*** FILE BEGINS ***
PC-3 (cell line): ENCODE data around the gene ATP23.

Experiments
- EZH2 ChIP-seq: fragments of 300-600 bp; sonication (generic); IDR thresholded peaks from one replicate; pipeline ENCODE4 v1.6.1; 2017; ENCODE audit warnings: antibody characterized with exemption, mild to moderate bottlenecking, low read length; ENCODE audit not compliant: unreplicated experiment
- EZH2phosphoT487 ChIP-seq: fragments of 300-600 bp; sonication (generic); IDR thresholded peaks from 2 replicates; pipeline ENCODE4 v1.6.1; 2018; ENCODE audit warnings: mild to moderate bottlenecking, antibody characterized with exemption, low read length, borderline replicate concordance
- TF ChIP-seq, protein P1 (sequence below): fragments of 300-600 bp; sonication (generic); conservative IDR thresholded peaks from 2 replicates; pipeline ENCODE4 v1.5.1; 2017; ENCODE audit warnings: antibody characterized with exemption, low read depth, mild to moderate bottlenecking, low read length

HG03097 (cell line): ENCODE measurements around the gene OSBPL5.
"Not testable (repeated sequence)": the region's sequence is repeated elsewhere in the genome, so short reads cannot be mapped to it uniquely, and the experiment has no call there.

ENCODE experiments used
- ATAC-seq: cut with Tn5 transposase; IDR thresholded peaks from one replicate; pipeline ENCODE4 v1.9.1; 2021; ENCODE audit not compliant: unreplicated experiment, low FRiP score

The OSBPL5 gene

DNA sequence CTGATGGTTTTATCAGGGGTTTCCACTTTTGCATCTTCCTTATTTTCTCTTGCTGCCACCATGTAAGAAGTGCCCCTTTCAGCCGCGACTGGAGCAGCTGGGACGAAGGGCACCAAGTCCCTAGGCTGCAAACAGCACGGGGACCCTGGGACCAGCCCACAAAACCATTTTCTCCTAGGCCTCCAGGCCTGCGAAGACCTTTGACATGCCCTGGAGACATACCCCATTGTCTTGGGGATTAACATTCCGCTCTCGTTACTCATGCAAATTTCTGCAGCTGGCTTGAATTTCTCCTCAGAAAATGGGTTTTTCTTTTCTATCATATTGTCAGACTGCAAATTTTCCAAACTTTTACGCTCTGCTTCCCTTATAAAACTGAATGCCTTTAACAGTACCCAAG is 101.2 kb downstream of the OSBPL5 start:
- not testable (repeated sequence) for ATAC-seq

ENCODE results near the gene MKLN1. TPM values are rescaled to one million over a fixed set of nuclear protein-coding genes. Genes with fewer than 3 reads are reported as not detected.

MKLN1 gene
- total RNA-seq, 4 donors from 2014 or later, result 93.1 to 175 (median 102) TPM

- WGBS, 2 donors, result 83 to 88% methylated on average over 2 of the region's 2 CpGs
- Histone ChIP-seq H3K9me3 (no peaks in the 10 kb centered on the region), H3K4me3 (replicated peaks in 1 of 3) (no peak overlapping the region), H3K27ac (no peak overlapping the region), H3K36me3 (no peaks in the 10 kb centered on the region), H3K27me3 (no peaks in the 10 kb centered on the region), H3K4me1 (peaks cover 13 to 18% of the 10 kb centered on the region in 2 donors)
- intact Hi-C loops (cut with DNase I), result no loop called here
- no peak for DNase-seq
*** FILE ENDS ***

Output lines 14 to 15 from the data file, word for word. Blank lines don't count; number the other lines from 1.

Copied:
MKLN1 gene
- total RNA-seq, 4 donors from 2014 or later, result 93.1 to 175 (median 102) TPM